The Original Version: This is derived from a Norwegian folk tale compiled by Peter Christen Asbjørnsen and Jorgen Moe.
The Three Little Pigs
How You Know It: Three pigs move out of their mom’s house to find their fortune and all build places of their own. Soon the Big Bad Wolf comes on the scene with intentions to eat them and due to the first two pigs’ poor choice of building materials, their houses are burned down. Yet, when he gets to the third pig’s brick house, he tries to blow it down but couldn’t so he tries to get access through the chimney but the third pig thwarts him.
The Original Version: This story was written in the 1840s and unlike most adaptations, the wolf actually eats the first two little pigs. Also, the Big Bad Wolf is cooked to death in a pot of boiling water, thanks to the third pig.
The Fisherman and His Wife
How You Know It: Poor fisherman captures a magic fish and lets it go. When he tells his wife, she suggested asking the fish for a wish such as a nice house. The wife becomes ever more greedy and wishes for more and more things until the ticked off fish eventually reduces them to the same life the fisherman and his wife had before.
The Original Version: While most adaptations use his tale about how money can’t buy happiness and such, the original tale Grimm version has the fish grant the fisherman’s wife such wishes to be queen, empress, and even pope. Yet, the fish has enough when she asks to be equal to God and thus revokes everything granted.
The Little Mermaid
How You Know It: Mermaid falls in love with a human prince she rescued and exchanges her voice for plastic surgery from the sea witch. She and the prince get together and after some rough patches end up happily ever after.
The Original Version: Unfortunately, the Hans Christen Andersen version isn’t as happy as the Disney movie. For one, the mermaid doesn’t just exchange her voice for legs (by having her tongue cut out), but she also finds it painful to walk. If she could make the prince fall in love and marry her, she could be a full fledge human all her life. Yet, if the prince marries someone else, she would die. Also, the sea witch is a rather neutral character in this and her motives are simply payment. Though the prince may be charmed by the mermaid and takes her in, he ends up with someone else. While her sisters give the mermaid a knife to kill the prince, she can’t bring herself to do so and dies dissolving in froth.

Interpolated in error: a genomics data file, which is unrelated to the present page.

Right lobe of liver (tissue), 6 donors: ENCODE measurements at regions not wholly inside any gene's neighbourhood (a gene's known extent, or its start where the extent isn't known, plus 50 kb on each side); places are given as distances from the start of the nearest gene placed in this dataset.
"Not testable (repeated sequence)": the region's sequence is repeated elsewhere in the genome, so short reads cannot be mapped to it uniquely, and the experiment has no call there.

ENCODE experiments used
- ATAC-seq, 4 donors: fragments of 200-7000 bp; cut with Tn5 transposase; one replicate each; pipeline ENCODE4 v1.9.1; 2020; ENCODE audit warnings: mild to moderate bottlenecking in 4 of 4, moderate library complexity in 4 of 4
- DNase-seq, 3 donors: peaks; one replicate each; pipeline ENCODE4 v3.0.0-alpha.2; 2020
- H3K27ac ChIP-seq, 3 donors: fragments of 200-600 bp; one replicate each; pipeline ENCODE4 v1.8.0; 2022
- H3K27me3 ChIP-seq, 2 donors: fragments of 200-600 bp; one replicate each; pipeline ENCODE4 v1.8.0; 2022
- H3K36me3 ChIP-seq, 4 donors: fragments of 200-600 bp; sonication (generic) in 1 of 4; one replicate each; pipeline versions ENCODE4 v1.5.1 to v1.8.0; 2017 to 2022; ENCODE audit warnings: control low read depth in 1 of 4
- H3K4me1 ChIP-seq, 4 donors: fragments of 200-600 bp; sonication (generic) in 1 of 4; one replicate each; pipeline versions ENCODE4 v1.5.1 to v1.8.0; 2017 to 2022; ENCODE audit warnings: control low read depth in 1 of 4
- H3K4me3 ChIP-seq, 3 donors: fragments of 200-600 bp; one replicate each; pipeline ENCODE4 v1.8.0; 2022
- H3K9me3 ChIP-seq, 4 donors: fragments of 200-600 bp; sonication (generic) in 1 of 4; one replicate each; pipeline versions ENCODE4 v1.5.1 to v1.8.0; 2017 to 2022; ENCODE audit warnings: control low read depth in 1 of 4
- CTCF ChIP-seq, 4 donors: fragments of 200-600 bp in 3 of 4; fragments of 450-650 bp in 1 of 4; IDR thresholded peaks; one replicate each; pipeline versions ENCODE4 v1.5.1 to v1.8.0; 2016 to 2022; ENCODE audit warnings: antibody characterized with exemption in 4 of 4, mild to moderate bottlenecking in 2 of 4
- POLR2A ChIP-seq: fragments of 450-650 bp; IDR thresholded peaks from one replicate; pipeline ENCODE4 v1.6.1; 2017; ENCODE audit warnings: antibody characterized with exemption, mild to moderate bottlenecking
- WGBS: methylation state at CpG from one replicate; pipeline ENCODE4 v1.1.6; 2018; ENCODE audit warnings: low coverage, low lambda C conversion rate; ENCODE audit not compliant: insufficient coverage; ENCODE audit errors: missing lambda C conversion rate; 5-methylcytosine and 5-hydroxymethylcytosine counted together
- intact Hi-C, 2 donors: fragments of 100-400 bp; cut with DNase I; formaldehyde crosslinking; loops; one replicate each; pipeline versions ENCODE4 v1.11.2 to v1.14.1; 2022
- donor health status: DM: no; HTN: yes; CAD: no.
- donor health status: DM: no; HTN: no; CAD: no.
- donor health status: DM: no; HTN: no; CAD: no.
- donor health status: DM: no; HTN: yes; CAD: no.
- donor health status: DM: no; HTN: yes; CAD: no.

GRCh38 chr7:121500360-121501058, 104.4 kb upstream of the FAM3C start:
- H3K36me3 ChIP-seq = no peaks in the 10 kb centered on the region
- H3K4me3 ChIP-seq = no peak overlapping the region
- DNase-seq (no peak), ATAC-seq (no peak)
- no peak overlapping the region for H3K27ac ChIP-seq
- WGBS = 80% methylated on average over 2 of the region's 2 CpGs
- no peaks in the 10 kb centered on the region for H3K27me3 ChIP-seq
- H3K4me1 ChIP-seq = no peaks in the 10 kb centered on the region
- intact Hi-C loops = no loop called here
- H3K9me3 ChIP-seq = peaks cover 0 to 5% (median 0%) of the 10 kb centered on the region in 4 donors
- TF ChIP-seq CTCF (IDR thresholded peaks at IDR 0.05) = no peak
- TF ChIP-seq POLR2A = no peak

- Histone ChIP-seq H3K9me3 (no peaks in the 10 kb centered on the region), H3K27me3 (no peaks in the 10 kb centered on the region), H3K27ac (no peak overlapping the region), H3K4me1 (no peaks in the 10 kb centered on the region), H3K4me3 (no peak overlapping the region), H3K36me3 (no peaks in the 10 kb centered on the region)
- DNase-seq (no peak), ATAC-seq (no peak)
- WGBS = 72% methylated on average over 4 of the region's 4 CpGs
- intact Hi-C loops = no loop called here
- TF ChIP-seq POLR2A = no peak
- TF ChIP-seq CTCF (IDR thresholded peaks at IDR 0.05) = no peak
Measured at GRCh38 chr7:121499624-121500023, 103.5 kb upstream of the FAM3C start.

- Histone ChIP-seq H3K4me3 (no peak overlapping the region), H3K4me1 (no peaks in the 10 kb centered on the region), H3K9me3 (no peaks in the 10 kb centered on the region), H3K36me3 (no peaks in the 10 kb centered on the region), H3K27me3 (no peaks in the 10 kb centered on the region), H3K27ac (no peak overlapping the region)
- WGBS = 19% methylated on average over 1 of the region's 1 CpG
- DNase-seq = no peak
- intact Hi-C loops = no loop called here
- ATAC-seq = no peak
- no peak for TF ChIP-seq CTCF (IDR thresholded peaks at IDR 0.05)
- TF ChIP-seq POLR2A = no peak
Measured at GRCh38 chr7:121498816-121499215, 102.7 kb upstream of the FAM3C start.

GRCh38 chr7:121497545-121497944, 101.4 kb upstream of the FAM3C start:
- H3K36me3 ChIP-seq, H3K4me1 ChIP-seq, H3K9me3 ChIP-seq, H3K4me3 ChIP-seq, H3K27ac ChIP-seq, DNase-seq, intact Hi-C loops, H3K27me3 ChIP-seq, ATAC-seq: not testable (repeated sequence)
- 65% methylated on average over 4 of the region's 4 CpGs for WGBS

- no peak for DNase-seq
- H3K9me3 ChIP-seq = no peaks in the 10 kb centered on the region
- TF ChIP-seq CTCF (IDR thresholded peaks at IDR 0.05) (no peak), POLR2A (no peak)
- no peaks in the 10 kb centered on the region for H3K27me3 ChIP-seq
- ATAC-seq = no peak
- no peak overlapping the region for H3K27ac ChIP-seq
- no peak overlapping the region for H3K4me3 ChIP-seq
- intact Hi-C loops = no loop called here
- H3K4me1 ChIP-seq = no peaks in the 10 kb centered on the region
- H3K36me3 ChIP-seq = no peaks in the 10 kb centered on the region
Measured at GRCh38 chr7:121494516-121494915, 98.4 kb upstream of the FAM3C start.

The Girl Without Hands
How You Know It: Devil offers poor man wealth if he gives him whatever is standing behind his mill. Poor man thinks it’s an apple tree, but it’s actually his daughter. Devil tries to take girl but can’t because she’s so pure so he threatens to take her dad unless she allows him to chop off her own hands. She agrees and father does so. Oh, and there’s a bit about receiving silver replacements, marrying a king, and giving birth to an alleged changeling caused by a miscommunication, as well as regaining the hands she lost after the king found her seven years later.
The Original Version: In earlier variants the young girl chops off her arms to make herself ugly to her brother who’s trying to rape her. In another, the dad chops off the daughter’s hands because she refuses to have sex with him.